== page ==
WHERE THE SUN DON’T SHINE

WHERE THE SUN DON’T SHINE

I recently had a colonoscopy. My doctor had recommended that I have one for a long time, but I kept putting it off, because having a camera shoved up the nether regions has never been on my list of top ten things to do on a Friday afternoon. What finally got me to do it was one day I read an article that said there are no signs or symptoms of early colorectal cancer. I didn’t have any signs or symptoms, so I worried I might have it.

The preparation is simple: the day before the procedure you have to eat a clear diet. That is defined as food without substance, flavor or anything that a starving Ethiopian would eat unless a gun was held to his head. The afternoon before the test, you do the cleansing of your digestive system. At one time you had to drink a gallon of industrial strength colon Drano. Now they have it down to four pills and two cups of concentrated industrial strength colon Drano mixed in sixty-four ounces of Gatorade. The result was the same. Out came the normal gross stuff, five gallons of liquid, a nickel I swallowed in 1963, and, I swear to God, Morgan Freeman.  Okay, it wasn’t Morgan Freeman.  It just kind of looked like him.

At the hospital they had happy little nurses who joked and laughed to try to put me at ease. They were happy because they weren’t having anything shoved up their keisters. After I read some forms telling me about all the risks associated with the procedure, I signed the form giving them permission to do whatever they wanted to me, including using my body for scientific research if I didn’t pay the bill.
The surgical nurse came and got me. She wasn’t nearly as perky and happy as the other nurses. There was this bored expression on her face like she had done this thousands of times before, and I was just another butt in the crowd. The nurse told me she would be giving me a shot that would relax me and make me forget everything that happened while I was having the colonoscopy. The drug worked fine. I have a paper in my house that I signed giving me the doctor’s instructions for recovery. I have no recollection of signing it. Someone may show up in a couple days with a paper that says I signed over my house, car, and first-born child.

The results came out well. No polyps. My colon is as smooth as a baby’s…well, butt.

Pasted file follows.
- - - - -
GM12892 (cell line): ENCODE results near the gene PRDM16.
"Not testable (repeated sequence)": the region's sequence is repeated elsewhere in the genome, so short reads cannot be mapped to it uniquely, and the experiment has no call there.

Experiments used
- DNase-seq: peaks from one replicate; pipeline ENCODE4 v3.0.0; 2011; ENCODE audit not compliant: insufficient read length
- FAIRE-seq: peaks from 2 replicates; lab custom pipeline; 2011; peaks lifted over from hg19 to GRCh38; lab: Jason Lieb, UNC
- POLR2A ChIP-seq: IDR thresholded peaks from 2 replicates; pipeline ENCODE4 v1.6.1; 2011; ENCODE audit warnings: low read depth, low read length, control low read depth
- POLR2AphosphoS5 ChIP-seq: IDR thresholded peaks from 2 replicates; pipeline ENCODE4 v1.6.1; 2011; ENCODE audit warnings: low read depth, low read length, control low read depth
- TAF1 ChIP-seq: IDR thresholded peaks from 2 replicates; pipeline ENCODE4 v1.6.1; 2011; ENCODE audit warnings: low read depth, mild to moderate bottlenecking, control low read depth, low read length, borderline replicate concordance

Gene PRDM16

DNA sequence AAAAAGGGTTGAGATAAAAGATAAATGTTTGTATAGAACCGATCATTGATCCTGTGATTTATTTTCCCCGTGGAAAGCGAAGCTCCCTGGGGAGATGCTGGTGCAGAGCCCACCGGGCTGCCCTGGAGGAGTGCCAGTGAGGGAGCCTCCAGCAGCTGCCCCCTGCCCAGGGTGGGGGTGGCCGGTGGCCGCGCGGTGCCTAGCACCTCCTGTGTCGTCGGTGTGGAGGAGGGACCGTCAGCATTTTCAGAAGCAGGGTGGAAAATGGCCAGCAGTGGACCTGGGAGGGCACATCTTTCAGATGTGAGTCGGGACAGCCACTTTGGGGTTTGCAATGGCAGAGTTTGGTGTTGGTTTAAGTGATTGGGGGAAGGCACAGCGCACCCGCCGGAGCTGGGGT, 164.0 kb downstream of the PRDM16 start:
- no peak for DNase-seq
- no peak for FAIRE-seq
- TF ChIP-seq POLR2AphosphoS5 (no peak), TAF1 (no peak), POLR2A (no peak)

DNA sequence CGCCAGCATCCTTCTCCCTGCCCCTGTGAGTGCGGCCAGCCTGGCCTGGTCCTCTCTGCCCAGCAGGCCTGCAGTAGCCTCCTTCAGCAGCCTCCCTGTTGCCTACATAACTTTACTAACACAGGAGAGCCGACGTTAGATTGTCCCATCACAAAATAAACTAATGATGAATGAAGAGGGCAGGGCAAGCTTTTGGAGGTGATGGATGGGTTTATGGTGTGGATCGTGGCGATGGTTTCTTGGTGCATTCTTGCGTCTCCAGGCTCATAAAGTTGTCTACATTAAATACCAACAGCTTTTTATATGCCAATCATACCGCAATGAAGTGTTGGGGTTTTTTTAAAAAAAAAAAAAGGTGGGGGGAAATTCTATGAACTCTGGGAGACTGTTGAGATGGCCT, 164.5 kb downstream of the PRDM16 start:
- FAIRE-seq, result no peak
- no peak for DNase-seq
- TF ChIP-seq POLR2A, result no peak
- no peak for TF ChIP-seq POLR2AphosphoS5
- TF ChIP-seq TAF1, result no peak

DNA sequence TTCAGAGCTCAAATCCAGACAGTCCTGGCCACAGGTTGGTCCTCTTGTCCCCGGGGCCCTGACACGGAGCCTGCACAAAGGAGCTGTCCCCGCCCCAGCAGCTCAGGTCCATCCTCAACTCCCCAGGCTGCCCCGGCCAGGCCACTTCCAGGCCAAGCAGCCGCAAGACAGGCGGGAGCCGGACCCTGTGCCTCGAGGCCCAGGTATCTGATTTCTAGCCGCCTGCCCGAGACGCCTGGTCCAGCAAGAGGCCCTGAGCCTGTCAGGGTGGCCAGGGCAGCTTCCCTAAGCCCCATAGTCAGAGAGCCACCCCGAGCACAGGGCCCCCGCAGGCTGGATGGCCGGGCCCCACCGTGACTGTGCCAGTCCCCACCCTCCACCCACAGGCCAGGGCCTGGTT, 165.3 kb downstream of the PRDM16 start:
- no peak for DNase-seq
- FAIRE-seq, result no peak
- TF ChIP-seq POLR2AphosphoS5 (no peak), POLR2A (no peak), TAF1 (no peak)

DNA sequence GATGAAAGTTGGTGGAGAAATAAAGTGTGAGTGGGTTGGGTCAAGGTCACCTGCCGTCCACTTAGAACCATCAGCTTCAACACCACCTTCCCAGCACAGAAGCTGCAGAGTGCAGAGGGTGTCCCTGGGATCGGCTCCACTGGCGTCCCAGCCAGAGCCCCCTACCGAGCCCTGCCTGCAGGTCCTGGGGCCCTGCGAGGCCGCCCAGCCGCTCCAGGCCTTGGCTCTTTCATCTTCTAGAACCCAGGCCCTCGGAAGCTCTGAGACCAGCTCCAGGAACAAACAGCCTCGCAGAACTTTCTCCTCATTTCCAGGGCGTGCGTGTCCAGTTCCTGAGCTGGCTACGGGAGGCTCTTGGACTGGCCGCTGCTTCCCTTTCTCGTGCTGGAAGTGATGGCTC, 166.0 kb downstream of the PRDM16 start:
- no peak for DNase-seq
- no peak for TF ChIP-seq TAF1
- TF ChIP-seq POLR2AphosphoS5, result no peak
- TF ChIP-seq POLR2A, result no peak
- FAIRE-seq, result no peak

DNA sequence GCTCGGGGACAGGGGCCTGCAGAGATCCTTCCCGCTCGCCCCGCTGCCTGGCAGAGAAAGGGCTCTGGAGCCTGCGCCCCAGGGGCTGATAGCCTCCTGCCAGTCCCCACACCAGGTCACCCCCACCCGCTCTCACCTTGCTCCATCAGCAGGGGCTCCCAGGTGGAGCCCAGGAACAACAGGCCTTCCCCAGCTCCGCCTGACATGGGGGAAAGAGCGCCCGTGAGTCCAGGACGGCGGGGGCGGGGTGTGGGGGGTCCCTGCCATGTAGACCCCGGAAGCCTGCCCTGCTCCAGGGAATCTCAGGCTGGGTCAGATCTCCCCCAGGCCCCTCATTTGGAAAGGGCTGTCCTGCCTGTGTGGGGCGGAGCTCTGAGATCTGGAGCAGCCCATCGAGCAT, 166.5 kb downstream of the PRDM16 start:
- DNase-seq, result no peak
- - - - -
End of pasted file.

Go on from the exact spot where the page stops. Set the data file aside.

Okay, all kidding aside, colorectal cancer is one of the most preventable cancers there is, and it is still the second leading cancer killer. Do yourself and your family a favor, if you’re over fifty, bend over and spread ‘em. Remember if you don’t have any symptoms you might have it. Someone needs to take a peek where the sun don’t shine.

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  inthesticks.net

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About thewritingdeputy

Joel Jurrens was a deputy sheriff for 26 years until he retired in 2013. He has published three novels: In The Sticks, Graves of His Personal Liking and County Ops: The Vengeance of Gable Fitzgerald. He tries to keep his blog light and humorous and sometimes downright silly.
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2 Responses to WHERE THE SUN DON’T SHINE

  1. Yeah, but did you unknowingly schedule yours for the day after father’s day so that while your family and friends were all eating bar-b-que, you were drinking the stuff and… uh… gettiing rid of the stuff, but while sitting there you could hear everyone else having fun? Just because I am an idiot and can’t remember dates on the calendar because I am bad with numbers… oh, and the liquid made me puke… so…

  2. subashinivw says:

    I like how you have laced in humour to make something as drab as a colonoscopy, interesting to read.

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